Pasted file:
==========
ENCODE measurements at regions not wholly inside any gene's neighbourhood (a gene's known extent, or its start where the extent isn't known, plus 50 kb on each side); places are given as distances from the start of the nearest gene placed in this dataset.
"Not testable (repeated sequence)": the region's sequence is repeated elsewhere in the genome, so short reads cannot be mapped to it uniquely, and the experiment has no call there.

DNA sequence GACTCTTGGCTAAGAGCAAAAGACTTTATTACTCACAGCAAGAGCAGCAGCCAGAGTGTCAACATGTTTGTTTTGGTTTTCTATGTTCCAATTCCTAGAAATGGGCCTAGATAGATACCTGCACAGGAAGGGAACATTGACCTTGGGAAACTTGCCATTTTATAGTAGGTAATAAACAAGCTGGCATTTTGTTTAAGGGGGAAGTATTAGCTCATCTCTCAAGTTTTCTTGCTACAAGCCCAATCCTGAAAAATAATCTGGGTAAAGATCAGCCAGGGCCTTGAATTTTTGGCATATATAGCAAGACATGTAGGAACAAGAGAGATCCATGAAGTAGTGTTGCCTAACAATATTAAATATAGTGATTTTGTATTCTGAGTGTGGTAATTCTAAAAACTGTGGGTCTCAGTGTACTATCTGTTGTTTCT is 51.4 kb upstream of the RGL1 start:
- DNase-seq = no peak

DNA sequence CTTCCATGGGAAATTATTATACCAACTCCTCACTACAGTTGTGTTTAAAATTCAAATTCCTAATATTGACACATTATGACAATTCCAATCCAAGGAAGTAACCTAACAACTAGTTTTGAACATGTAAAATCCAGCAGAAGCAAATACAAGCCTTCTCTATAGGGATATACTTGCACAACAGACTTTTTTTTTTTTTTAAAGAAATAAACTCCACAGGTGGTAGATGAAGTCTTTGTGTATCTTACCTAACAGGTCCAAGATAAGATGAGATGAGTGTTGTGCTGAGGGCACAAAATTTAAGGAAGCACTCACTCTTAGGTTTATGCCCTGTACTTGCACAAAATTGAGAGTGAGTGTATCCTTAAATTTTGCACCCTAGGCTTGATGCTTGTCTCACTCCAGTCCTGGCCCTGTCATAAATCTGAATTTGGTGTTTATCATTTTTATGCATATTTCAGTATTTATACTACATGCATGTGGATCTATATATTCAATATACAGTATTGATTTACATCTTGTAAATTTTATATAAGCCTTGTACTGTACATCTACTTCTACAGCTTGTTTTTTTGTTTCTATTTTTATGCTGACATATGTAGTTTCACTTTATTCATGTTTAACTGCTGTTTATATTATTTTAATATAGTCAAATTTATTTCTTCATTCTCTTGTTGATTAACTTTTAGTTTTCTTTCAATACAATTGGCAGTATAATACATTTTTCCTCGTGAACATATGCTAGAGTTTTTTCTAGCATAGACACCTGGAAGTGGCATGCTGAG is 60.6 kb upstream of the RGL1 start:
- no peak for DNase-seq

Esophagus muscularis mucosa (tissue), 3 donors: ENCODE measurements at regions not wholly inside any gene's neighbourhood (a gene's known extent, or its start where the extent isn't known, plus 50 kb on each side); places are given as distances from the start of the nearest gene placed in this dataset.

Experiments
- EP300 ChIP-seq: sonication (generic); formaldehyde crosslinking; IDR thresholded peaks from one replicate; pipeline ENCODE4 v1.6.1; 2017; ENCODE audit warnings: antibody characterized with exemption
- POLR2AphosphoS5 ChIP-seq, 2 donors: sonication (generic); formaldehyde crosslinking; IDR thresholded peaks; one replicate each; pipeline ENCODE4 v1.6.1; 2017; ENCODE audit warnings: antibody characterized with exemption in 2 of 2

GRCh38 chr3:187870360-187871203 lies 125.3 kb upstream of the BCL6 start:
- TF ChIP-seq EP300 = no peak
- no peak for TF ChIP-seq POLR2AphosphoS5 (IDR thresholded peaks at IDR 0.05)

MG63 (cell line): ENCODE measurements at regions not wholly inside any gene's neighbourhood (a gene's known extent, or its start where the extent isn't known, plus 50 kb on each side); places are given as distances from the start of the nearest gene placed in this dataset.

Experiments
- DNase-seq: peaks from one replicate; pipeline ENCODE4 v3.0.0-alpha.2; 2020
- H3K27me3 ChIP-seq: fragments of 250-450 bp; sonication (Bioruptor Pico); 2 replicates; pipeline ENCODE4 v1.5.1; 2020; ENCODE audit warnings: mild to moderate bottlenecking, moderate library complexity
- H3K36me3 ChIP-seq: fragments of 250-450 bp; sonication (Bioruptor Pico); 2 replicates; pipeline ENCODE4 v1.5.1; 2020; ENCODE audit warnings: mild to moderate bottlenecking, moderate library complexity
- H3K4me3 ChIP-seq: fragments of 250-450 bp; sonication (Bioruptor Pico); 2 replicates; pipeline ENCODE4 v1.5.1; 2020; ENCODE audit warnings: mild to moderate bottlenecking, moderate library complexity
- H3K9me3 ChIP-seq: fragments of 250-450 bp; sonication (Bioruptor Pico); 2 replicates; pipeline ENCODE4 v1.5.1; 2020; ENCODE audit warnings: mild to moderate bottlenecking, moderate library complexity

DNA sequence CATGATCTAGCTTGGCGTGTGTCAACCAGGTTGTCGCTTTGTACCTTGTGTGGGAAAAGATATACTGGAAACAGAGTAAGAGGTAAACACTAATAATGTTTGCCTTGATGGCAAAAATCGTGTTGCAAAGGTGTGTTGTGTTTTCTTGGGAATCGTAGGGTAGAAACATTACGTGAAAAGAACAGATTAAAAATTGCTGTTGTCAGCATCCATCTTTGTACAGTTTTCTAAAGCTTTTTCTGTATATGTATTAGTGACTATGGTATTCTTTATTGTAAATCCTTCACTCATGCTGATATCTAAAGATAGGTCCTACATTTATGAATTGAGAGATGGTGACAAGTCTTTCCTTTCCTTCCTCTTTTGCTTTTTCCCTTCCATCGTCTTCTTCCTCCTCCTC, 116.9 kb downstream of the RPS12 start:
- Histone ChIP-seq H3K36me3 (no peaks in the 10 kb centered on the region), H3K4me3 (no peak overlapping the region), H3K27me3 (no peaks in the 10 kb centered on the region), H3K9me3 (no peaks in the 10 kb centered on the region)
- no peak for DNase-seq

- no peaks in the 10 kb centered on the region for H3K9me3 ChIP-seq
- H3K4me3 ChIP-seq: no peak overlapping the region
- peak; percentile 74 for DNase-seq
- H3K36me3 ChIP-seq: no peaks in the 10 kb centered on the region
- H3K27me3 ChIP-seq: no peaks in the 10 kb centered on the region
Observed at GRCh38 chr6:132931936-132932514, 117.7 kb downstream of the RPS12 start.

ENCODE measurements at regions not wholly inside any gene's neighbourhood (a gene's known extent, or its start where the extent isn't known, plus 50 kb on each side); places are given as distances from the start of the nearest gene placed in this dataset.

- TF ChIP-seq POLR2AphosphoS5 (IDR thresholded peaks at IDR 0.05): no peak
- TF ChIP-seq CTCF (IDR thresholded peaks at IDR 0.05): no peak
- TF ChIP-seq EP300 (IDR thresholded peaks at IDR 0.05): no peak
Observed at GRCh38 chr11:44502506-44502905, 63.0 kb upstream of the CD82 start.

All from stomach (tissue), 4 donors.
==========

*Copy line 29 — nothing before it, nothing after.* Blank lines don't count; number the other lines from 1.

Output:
Observed at GRCh38 chr6:132931936-132932514, 117.7 kb downstream of the RPS12 start.